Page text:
If you’re like me, then you need to know precisely when you’re working and when you can give yourself permission to rest. If you’re not fully satisfied with how much you’ve done, guilt creeps in.

Imagine this: you just spent 12 hours in front of your computer. According to the clock, it’s time to call it a day. However, a part of you knows you haven’t really been working the entire time. You went out to buy groceries. You cooked a meal. You checked Facebook a few times. If you have any work ethic, you feel obligated to make up for that lost time. Next thing you know, work starts to bleed into your evening, affecting your personal life.

Working from an office solves that problem. When the time comes, you leave the workplace and do whatever you want. Home is different.

My recommendation? Don’t get too excited when your employer is offering flexible working hours. So far, they’ve been the biggest trap for me.

Work/life balance is bullshit

If you love what you do, work/life balance ceases to exist. This holds true for programmers involved in open-source projects. If your spare-time activities help your employer, should you consider them work or pleasure?

I believe each software engineer should be allowed to get involved in voluntary work for as long as it benefits the company they’re working for. This budget, however, is not infinite. Drawing the line between work and hobby becomes even more difficult when we consider all the stakeholders:

  • Your employer is paying for the business value.
  • To generate that value, you’re using the work of other people (open-source software). This system can only work if you contribute back.
  • When you’re not busy writing code, you’re busy reading someone else’s. Your team expects you to be available, to attend the meetings, and to perform code reviews on time. For distributed teams, this also includes writing tons of documentation.
  • In every competitive market, the expectations of users can only keep growing. If you want to serve them well, you need to stay on top of your industry. You learn or become obsolete.

The list goes on, but time remains stubbornly finite. Sacrifices need to be made. Perhaps the most terrifying thing about working remotely is that it makes you the judge. If time management is not your strong suit, trying to make everyone happy will drain your energy faster than you can imagine.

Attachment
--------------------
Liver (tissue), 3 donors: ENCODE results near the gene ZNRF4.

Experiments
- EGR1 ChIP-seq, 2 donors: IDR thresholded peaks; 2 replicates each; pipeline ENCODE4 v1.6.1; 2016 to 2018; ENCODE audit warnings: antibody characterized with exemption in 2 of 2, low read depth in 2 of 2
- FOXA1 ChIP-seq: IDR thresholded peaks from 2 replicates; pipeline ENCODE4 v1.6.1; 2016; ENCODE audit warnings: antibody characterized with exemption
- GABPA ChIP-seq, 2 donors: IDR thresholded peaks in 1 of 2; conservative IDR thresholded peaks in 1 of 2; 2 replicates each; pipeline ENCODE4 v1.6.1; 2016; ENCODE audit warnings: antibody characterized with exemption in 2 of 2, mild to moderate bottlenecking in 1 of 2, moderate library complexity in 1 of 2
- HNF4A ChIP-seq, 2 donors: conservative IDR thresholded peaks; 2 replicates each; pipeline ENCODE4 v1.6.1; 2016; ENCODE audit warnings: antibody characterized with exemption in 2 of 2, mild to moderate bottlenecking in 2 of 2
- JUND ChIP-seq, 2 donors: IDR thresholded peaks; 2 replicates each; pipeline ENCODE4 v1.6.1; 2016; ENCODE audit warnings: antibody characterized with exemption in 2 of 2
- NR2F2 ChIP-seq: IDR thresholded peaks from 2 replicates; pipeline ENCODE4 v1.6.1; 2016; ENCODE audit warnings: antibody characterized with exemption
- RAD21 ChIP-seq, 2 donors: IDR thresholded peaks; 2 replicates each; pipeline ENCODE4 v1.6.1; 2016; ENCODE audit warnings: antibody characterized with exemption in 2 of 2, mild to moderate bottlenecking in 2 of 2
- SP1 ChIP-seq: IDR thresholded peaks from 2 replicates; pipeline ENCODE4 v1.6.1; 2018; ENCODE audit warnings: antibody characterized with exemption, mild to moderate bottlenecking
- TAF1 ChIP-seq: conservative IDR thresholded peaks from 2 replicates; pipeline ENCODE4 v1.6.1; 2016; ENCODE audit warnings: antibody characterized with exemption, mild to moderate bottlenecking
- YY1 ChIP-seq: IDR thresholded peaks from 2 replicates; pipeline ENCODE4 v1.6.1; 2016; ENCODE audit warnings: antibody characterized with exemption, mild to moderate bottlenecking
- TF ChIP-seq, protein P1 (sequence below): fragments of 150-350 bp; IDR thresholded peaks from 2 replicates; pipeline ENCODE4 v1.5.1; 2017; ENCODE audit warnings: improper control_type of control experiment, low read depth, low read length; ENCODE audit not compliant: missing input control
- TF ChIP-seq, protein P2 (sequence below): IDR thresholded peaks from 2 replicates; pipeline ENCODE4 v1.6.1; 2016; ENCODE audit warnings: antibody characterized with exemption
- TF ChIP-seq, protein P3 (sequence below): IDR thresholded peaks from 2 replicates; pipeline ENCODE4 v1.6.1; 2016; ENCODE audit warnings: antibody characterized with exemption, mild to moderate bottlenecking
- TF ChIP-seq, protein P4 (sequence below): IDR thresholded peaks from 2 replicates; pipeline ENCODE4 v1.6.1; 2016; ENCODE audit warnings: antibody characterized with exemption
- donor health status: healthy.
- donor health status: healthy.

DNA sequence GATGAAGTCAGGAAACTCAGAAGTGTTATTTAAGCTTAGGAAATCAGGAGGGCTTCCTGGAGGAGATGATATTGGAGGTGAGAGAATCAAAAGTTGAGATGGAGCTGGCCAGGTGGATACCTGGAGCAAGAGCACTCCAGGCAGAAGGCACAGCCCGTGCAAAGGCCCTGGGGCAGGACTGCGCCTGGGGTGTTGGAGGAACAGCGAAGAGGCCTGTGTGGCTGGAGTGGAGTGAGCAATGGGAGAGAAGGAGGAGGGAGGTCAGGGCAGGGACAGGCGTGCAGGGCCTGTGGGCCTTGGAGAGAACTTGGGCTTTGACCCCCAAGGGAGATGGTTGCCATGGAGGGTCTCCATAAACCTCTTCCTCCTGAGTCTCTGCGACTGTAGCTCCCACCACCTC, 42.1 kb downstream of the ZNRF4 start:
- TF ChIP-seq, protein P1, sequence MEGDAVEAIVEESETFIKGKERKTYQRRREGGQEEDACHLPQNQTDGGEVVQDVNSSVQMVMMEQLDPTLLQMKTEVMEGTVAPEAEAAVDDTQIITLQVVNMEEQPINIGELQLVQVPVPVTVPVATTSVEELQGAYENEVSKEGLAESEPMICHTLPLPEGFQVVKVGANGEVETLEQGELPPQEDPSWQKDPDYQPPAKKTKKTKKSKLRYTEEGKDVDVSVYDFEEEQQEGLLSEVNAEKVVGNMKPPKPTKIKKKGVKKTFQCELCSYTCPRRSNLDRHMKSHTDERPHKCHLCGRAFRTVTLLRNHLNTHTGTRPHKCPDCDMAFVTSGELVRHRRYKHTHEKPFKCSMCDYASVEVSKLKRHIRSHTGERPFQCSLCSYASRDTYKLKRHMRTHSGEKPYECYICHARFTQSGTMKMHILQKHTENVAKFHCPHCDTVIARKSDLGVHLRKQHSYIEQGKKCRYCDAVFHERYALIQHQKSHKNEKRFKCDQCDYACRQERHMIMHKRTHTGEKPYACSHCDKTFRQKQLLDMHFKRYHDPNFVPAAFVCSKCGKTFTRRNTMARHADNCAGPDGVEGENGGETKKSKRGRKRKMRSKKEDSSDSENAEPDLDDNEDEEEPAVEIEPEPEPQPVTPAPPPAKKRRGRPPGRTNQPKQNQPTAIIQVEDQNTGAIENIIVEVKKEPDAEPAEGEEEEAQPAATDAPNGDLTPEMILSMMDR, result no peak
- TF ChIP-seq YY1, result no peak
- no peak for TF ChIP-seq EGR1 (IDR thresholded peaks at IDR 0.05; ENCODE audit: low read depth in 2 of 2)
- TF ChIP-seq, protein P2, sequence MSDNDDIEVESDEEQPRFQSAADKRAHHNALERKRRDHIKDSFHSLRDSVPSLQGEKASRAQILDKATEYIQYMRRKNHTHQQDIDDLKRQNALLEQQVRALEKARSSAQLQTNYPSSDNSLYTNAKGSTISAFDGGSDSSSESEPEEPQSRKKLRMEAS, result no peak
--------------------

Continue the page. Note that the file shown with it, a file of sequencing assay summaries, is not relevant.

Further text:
The future is remote, for some of us

As Tom Ford said, time and silence are the most luxurious things today. When we consider how many things compete for our attention, it becomes clear that a model of working that respects your time (and lets you keep as much of it as possible) will win in the long run.

For knowledge workers, it’s exciting to see how the concepts conceived during the industrial revolution fade away, making room for new ones designed with respect for deep work.

As with any radical shift, we are witnesses to a transition period in which the best practices have yet to emerge. While it’s difficult to say where exactly the revolution is at the moment, it’s hard to deny the trend. Things will shift in favor of working remotely. It’s best if we start preparing now.

So is it better?

Don’t get me wrong. Despite the challenges, I’m now more convinced that working remotely is the future for knowledge workers than I ever was.

Why? Because those challenges are not really about work. They’re about you. You as an employee. You as a colleague. You as a person. You, when no one is watching.

Working without supervision will uncover flaws in your character. It will test your time management skills. It will show how well you respond to solitude. In some strange way, it will force you to grow up.

Having the privilege to work with people I could never possibly meet otherwise, the freedom to do what I love, where I want, and when I want, all for the price of challenging myself?

I’ll take that deal.

Thanks to Oliver Joseph Ash for sharing your reflections.

Unsplash Blog